Exhaustion felled noted Japanese climber, her Sherpa says

Kyodo

Mountaineer Chizuko Kono died of exhaustion last week while climbing in the Himalayas, while a Spanish climber was killed by an avalanche on the same mountain, Kono’s Sherpa and Nepalese officials said Tuesday.

Dawa Sherpa, who was with the 66-year-old Kono until her death, said she died last Thursday night at an altitude of 7,700 meters on Mount Dhaulagiri, the world’s seventh-highest peak, even though he tried to give her a high concentration of oxygen.

“It was the biggest tragedy of my life,” he said.

Meanwhile, officials in Nepal’s Tourism Ministry said Spanish climber Juanjo Garra died and a Nepalese Sherpa was missing after they were hit by an avalanche on the 8,167-meter-high mountain.

Dawa, who was airlifted from the mountain’s base camp to Katmandu on Tuesday, said Kono told him she wished to continue climbing the mountain despite knowing about the accident involving the Spanish climber, who had been ahead of them.

“After that accident, Kono wanted to try to reach the top. We continued our climb last Thursday, but she was too tired to go on. So we abandoned the climb just about 120 meters shy of the summit,” Dawa said.

“Unfortunately, there was too much wind and fog and we could not see the way down as the climbing route we had used to climb up had already been buried by snow,” he said. “We could not reach our tent at Camp 4, located at an altitude of 7,500 meters. Instead, we stayed at 7,700 meters and she died of weakness Thursday night.”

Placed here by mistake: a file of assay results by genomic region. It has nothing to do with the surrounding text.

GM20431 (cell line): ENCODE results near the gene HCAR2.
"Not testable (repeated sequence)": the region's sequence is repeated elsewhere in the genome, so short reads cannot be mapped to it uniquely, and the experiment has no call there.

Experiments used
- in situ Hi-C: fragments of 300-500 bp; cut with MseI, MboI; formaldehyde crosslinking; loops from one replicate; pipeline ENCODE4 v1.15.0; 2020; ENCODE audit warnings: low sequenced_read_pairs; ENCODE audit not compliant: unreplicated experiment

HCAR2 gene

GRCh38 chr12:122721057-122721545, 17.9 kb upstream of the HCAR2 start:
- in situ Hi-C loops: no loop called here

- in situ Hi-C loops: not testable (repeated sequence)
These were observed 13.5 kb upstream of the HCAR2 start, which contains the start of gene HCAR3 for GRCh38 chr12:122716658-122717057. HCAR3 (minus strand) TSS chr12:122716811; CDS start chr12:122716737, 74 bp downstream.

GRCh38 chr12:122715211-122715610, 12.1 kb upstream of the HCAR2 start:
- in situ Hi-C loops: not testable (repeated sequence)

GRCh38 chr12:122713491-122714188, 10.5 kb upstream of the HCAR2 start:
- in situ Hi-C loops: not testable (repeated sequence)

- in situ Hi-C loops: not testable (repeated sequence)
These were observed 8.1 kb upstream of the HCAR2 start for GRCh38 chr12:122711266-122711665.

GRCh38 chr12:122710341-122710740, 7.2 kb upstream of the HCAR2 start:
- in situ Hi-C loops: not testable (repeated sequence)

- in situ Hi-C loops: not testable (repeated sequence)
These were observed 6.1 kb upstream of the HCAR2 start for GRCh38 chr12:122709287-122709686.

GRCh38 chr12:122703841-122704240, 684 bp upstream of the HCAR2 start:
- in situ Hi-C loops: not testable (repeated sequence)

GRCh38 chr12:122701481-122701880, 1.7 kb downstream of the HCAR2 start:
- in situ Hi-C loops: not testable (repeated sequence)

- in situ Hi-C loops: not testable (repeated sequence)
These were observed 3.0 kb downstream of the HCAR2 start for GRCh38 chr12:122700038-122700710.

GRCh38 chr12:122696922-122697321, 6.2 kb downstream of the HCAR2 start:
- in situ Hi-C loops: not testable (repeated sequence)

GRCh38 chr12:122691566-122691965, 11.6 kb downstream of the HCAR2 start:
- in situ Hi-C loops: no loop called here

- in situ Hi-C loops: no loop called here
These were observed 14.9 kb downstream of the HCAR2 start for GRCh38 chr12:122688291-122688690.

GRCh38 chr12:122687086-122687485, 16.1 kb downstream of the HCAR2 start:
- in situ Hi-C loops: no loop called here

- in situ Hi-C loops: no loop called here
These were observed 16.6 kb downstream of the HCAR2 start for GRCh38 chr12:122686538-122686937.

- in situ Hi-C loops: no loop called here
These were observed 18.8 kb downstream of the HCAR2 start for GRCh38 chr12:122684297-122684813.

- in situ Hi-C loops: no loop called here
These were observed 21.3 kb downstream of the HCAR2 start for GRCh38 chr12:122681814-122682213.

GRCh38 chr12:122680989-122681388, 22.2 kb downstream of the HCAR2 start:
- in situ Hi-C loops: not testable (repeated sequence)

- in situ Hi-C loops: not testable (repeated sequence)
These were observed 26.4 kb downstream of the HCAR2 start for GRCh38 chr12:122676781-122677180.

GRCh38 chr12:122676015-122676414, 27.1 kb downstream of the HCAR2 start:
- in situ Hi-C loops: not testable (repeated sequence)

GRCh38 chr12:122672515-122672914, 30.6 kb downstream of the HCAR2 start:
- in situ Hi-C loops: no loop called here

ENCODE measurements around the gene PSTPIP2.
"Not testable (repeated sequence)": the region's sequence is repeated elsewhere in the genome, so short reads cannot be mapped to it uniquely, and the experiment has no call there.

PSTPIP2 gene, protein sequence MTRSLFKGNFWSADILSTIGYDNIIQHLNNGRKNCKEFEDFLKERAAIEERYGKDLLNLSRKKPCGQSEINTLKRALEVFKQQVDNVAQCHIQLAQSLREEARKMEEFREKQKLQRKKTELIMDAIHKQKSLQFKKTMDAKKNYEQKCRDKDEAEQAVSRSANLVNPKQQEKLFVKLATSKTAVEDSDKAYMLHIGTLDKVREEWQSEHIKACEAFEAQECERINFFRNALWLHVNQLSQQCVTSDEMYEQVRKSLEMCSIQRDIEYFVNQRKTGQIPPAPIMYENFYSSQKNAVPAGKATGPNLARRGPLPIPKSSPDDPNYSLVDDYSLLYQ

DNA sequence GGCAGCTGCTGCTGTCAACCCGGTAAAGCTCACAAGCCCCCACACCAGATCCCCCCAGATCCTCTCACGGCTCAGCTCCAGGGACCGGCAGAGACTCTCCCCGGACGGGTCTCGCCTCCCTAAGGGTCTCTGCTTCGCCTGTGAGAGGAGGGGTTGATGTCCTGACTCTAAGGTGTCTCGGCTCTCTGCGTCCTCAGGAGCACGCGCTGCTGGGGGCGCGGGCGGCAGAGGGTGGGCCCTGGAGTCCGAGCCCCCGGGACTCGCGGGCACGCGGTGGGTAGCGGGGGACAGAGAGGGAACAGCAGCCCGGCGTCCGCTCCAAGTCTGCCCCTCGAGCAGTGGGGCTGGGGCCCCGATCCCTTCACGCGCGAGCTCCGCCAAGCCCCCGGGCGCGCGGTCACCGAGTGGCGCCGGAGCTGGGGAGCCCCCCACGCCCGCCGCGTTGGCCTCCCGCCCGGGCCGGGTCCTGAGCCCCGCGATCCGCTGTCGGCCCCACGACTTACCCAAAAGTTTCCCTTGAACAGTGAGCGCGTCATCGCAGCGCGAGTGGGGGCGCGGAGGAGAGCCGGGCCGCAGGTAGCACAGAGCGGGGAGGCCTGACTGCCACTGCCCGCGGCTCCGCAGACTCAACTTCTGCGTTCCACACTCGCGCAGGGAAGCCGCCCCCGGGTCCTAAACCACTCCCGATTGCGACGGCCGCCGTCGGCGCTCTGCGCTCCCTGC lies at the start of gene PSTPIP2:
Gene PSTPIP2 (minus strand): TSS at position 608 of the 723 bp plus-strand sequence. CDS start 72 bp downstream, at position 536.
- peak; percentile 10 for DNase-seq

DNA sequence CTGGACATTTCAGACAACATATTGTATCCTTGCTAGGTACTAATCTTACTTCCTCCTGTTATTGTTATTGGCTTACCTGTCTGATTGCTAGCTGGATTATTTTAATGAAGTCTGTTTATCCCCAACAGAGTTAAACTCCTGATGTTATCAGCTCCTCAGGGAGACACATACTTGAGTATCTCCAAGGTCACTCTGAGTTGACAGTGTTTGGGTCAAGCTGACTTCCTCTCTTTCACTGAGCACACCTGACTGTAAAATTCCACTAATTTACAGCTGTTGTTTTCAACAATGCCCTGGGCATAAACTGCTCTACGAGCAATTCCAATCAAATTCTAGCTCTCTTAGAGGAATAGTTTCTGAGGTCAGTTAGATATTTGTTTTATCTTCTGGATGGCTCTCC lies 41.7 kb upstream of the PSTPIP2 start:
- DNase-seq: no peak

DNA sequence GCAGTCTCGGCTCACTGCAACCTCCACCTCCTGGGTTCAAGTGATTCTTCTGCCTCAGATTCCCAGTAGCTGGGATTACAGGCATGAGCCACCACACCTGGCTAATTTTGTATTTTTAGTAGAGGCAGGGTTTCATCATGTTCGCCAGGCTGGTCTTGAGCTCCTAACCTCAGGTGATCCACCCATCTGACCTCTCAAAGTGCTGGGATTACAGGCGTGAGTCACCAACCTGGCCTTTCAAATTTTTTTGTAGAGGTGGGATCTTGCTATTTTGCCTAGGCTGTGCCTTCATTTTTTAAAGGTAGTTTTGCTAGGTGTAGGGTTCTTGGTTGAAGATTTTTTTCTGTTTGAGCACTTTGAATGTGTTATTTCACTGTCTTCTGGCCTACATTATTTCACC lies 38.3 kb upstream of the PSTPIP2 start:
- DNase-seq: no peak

The Japan Workers’ Alpine Federation said Tuesday it had received information from Nepal that contact with Kono had been lost since last Wednesday.

The Japanese Embassy in Nepal said it received a report from Nepalese authorities that they flew helicopters to search for the missing and had spotted what looked like a woman’s body.

The Press Trust of India said an avalanche occurred near a base camp around 8,000 meters on Mt. Dhaulagiri, hitting some of the 21 climbers there.

Before leaving Japan in April, Kono said it would be her final attempt to scale an 8,000-meter-class mountain.

Kono, a resident of Nerima Ward, Tokyo, became a serious climber in her 50s and was known as a “seven summiter” — an honorific given to those who have successfully scaled the highest peaks on the seven continents.